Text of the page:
Just over one month ago, photographers Julian Bialowas and Kyle Frost booked tickets to Julian’s hometown of Calgary, Alberta. Their trip was planned rather impulsively after having exchanged tweets about wanting to tackle the Canadian Rocky Mountains together. Here, Julian shares highlights from their time on Canada’s west coast, including recommendations for places to visit should you find yourself in the region.
How long were you back in Alberta for?
Kyle and I had originally planned to make a quick trip north to spend a night or two in Alberta’s backcountry before returning to San Francisco. But life had different plans for me—as it typically does.
A week before our trip, I found out that I would be moving to Montréal for work. That meant cancelling my return flight to the Bay and replacing it with a flight out east. The change gave me some more time in my home province and I certainly wasn’t going to waste it. It was the start of a whirlwind 10 days.
Given that you’re an Alberta-insider, Kyle was lucky to have you as his guide. Where did you decide to take him?
We started in Spray Valley Provincial Park before making our way into Banff National Park to explore Johnston Canyon, Lake Louise, Moraine Lake and, of course, the town of Banff itself.
Although the areas around Lake Louise and Moraine Lake are abound with souvenir shops and toursist in canoes, they are beautiful locations – Canadian icons, really – that every visitor to Alberta should see. Just promise that if you travel there, you’ll go beyond the parking lots of these two lakes: there’s a beauty and feeling in the backcountry that will never be discovered unless you move beyond the hoards of tourists.
That was the main purpose of our trip, actually: to travel the backcountry. From Banff, we headed to Kananaskis, first stopping at Mount Rundle and then tackling the Northover Ridge hike.
Tell us about the Northover Ridge hike.
The Northover Ridge hike is an unofficial 36km-loop deep in the backcountry of Kananaskis. The trail connects 2 official backcountry campsites to each other via a menacing ridge with only a faint boot-beaten trail to guide the way.
We had originally planned to do the hike in 2 days, spending one night at each of the backcountry campsites. I completely forgot to reserve a site in advance, though (whoops!) and once we arrived, everything was already booked up. We were left with only one option: hiking the entirety of the loop in one day.
Whoa! Did you manage to do it? What was it like?
We did! We arrived at the trailhead at Upper Kananaskis Lake around 6.45am. We hiked for about two hours before reaching the first headwall, which gave us views of Hidden Lake and Upper Kananaskis Lake in the distance.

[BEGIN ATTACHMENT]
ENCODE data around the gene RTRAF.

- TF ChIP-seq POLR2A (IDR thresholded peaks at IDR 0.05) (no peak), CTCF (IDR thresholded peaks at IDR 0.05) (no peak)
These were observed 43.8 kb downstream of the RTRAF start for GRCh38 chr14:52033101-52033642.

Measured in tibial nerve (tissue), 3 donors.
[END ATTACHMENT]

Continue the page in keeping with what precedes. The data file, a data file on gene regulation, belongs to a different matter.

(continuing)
The next headwall took us higher up (about 2000ft from the trailhead) to Aster Lake – that’s where we were meant to stop for the day and camp overnight. We knew we had no choice but to keep going, though, so we went off-trail to find our own way across the alpine tarns from Aster Lake to the base of the ridge. We actually ended up on top of the wrong mountain (again, whoops!), though it did offer a great view of what we were about to tackle (so no regrets). We glissaded down the snow, crossed the tarns and made our way back up the insanely steep approach to the Northover Ridge.
The ridge itself was the best part of the hike. It rained on us for the majority of the approach and the rain turned to hail on the ridge. At times, the ridge was only a foot wide with crazy drops on either side of us. To top it all off, we were battered by strong winds coming out of the west that literally could have blown us right off. I’ve honestly never felt so alive.
The other side of the ridge revealed another equally impressive alpine meadow with Three Isle Lake sitting in the distance. We took a moment to relish the view before carrying on.
Finally, 13.5hrs and 36km later, we arrived back at the car just in time for a beautiful sunset over Upper Kananaskis Lake.
What did you do to mark the successful end of the hike?
Pizza and beers!
Of course! How did you close out your time in Alberta?
Kyle and I spent our last couple of days sipping coffee and drinking beers in my hometown of Calgary. One night, we shot the sunset at Elbow Falls. Our final destination was a 3-hour drive east to Drumheller, where we explored the Bad Lands and the Royal Tyrell Museum—the best Dinosaur museum in the world.
Once Kyle left, I actually drove to Invermere, British Columbia to hang on a boat with old friends for three days. It was a much needed break from all of the adventure Kyle and I packed into the few days we spent together. It was absolute bliss, and it reminded me how fortunate I am to call this beautiful country my home.
Any other recommendations you have for those visiting Western Canada?
Be sure to enjoy a traditional Canadian meal of Tim Horton’s coffee and Bagel BELTs!